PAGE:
"Good day, bad day, you couldn't tell with him. He didn't let much affect him, as far as his work goes. He got his work in, with a good dinner after. He was the same guy every day, and as the leader of the pack, it's good to see that every day, especially for the young guys, like KP (Kristaps Porzingis), myself. He was just somebody you could look to in a lot of situations as an example."
Those Knicks years were a fitting microcosm of Anthony's career. He was at the height of his powers, averaging nearly 25 points and seven rebounds per game over six-and-a-half seasons and winning a scoring title in 2012-13 (28.7 PPG), when he finished third in MVP voting behind LeBron James and Kevin Durant. But the Knicks only made the playoffs three times in seven tries with Anthony, and only advanced past the first round once.
The organization failed to replenish the young core it shipped out to acquire Anthony, remained top-to-bottom dysfunctional - especially when Phil Jackson took over as president - and averaged just 29 wins over Melo's final four years in town.
From the outside looking in, it was a clear-cut failure, but those on the inside admired the way Anthony continued to go about his business.
"New York had one of the toughest media markets. They dug, dug, dug - that was their job, and he handled it well," O'Quinn recalled. "Obviously, all the pressure was on him, but he handled it in a way that most people couldn't. The media attacked him a lot, he was the fall guy, but he handled it like a true professional and he made the best out of the situation, despite what the circumstances were."
Bulls center Robin Lopez spent a 50-loss season with the Knicks three years ago, and remembers Anthony making life easier for teammates who were less accustomed to New York's wrath.
"He never hid from it, not at all," Lopez said of the scrutiny. "He certainly embraced it. He knew how to deal with it. He knew how to articulate himself to defend himself and his teammates. He always had our backs, and I really appreciated that about him."
Aside from knowing firsthand how tough it is to stop Anthony, Atkinson hypothesizes that a great deal of the respect Melo commands from his peers comes from years of them watching him perform on so many different stages - be it the NBA, international tournaments, or his national championship-winning season at Syracuse in 2003.
"He obviously has an aura about him," Atkinson said.
The 28-year-old Thompson agreed. "Guys my age, we've been watching him since we were in middle school, playing in the national championship, then in the NBA," he said. "You have respect for guys who have been doing it for decades, and he's one of them."
That aura is also why, despite growing up nearly 5,000 miles away in Athens, Greece, where basketball is played between the Aegean and the Ionian rather than the Atlantic and the Pacific, an 18-year-old Giannis Antetokounmpo knew his NBA debut would be extra special because it was coming against the Knicks.
"One of the best experiences I've had in the NBA was playing against Carmelo Anthony in my first game," Antetokounmpo told theScore. "I was really happy and excited to play against him, one of the best players in the league. He's a friggin Hall of Famer."
When asked about his memories of that initial matchup, Antetokounmpo couldn't help but laugh. "(Anthony) didn't care. He didn't know who I was. I was 18. I was just playing hard, he was trash-talking, we were going back and forth, I was just learning through him."
More than any other topic in these conversations, players kept coming back to the fact that while Anthony's a star in front of cameras, he's an even better man away from them, and someone who genuinely cares about the world around him.
"As far as a person, you really can't find a better one (in the league)," O'Quinn said matter of factly.
Anthony's philanthropic efforts and social activism carry weight in NBA circles. In recent years, you could find him calling for peace in his hometown of Baltimore while marching in the Freddie Gray protests, or becoming a driving force in the crowdfunding efforts to assist Puerto Rico after the island was ravaged by Hurricane Maria. In fact, Anthony, who's half Puerto Rican, has been doing community work on the island for over a decade.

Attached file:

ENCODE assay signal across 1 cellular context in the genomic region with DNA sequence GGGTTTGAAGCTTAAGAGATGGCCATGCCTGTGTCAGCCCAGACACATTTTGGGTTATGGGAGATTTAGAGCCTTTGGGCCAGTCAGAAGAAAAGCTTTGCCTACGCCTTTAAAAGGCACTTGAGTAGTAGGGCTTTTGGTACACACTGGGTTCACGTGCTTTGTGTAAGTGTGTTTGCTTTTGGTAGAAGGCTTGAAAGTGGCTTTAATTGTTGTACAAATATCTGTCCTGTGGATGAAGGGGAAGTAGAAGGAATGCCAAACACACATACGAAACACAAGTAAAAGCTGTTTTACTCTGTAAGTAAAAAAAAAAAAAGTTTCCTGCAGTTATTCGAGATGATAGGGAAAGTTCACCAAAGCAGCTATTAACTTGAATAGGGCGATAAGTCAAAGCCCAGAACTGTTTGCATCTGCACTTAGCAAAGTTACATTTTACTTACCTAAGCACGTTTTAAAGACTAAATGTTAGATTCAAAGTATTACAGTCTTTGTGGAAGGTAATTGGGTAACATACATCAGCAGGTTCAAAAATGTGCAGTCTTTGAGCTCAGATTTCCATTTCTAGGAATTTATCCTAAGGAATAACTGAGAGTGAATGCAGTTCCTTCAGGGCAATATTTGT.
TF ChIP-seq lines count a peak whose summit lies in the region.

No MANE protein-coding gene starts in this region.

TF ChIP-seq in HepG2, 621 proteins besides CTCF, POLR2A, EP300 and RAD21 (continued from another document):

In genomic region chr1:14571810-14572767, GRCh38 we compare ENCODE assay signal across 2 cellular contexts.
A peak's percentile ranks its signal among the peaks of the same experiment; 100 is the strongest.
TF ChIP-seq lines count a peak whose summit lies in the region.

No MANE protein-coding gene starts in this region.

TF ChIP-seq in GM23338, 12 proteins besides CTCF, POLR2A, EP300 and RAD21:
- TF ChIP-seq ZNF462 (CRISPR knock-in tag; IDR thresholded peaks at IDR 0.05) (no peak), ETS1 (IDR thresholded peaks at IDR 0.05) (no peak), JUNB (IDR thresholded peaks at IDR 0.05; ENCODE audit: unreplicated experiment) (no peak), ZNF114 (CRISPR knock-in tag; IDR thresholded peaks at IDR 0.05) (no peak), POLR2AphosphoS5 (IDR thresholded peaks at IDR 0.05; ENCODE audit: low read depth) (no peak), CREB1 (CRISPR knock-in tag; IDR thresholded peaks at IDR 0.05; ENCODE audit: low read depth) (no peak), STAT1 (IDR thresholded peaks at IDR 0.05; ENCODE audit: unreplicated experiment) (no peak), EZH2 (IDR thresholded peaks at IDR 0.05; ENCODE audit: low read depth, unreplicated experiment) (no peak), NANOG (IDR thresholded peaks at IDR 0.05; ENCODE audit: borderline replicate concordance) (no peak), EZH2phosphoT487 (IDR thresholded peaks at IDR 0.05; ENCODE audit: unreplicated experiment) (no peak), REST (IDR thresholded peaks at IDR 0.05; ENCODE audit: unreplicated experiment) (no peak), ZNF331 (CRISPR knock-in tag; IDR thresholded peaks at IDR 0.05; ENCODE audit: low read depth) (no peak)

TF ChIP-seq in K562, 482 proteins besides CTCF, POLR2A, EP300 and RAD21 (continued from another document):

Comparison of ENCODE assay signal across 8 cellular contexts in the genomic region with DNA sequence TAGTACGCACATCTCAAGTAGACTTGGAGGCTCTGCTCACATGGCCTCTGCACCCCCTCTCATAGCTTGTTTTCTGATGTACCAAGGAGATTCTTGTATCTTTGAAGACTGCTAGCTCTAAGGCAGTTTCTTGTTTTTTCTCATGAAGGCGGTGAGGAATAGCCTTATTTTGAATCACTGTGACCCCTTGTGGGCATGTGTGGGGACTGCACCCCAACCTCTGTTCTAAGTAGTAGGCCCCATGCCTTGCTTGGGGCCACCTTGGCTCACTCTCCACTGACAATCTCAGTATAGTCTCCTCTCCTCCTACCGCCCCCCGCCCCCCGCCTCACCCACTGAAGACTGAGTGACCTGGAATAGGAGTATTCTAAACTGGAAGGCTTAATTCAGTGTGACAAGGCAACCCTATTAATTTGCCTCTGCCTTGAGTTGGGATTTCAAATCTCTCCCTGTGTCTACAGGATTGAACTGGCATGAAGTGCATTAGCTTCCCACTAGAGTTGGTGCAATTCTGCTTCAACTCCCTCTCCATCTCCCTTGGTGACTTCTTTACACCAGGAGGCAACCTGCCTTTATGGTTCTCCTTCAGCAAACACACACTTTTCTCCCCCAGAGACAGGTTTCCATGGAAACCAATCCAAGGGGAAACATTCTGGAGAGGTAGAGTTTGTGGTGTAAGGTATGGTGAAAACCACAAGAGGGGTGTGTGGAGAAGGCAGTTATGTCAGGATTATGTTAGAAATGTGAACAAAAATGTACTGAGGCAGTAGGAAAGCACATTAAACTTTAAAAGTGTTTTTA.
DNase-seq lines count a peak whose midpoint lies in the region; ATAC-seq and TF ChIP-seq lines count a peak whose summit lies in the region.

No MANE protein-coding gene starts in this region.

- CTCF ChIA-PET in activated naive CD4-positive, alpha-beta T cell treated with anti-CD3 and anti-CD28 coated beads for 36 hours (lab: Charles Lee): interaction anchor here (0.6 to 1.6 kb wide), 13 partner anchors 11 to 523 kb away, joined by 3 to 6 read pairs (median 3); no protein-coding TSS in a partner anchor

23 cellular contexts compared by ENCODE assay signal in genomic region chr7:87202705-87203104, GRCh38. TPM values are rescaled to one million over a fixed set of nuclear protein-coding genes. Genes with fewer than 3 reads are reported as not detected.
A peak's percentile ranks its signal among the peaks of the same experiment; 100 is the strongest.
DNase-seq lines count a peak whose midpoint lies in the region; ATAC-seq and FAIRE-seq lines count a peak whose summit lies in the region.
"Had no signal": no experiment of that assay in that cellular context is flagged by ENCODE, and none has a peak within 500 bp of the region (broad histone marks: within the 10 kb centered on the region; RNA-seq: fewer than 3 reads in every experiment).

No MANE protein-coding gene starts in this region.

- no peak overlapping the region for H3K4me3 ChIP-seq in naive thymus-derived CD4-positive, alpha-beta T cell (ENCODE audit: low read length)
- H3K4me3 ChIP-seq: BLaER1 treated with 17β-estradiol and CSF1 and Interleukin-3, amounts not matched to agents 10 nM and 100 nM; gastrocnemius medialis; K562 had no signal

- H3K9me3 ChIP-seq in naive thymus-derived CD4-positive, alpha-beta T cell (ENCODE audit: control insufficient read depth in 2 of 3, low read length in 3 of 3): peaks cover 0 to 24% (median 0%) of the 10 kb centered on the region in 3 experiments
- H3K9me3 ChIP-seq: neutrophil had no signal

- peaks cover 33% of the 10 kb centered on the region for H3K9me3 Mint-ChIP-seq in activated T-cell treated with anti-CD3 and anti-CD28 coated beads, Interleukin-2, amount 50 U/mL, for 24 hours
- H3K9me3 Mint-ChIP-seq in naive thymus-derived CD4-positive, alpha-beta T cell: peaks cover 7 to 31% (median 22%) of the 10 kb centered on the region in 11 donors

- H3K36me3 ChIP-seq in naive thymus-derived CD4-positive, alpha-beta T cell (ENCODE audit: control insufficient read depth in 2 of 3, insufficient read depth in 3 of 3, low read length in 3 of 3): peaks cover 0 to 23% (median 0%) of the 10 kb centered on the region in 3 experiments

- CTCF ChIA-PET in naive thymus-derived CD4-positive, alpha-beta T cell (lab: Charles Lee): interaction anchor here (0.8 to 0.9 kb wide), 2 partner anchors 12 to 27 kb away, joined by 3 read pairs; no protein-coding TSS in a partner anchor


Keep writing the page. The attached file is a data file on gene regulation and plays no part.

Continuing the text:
"People come into the NBA with a reputation from a public standpoint, but when you get to know someone, you realize he's not that guy," Wade said of Anthony, whose early-career rep took a blow when he sucker-punched former Knick Mardy Collins during a 2006 brawl between Denver and New York.
"Melo's a very dope individual," added Wade, one of Anthony's best friends in the league. "I think if anyone ever had a real conversation with him, you can tell how intelligent he is, how real he is, and how he's in that conversation with you. He treats everybody the same, and I think that goes a long way.
"Understanding what he does in different communities, all around the world. His heart is there. He understands how he grew up, and just like a lot guys, he wants to be able to make a difference. Those are the kinds of things, that with a guy like Melo, don't get enough light shed on it. Anything that's been negative, they've always shed more light on that, but he's done a lot of good."
If the reports are true, Anthony should find a new NBA home and be back on the court in the coming weeks. But if his play over the last couple seasons is any indication - the numbers suggest Melo's no longer a viable catch-and-shoot threat, or even an above-average isolation option - the next few months might represent our last chance to watch him in action, and his last chance to be part of a deep postseason run.
If that's the case, his peers just hope the rest of us don't let these final images of Anthony cloud our judgment or the public's appreciation of him.
"I think a lot of the fans are so young now, they've never really seen Melo play in his prime. They only know what they see now," eight-time All-Star Dwight Howard told theScore. "I know how he feels, because I get the same kind of treatment. I know what kind of player he was and is, what he's done in this league, and the damage that he's done in terms of scoring. I still love watching him play."
When asked about the current perception of Anthony, Porter sniped back. "We're talking about a Hall of Famer," he said. "I don't understand what the trolling is about."
"This guy ..." Porter added of Anthony, as his voice trailed off and he shook his head without finishing the thought. "Appreciate him while he's still here. He's a legend."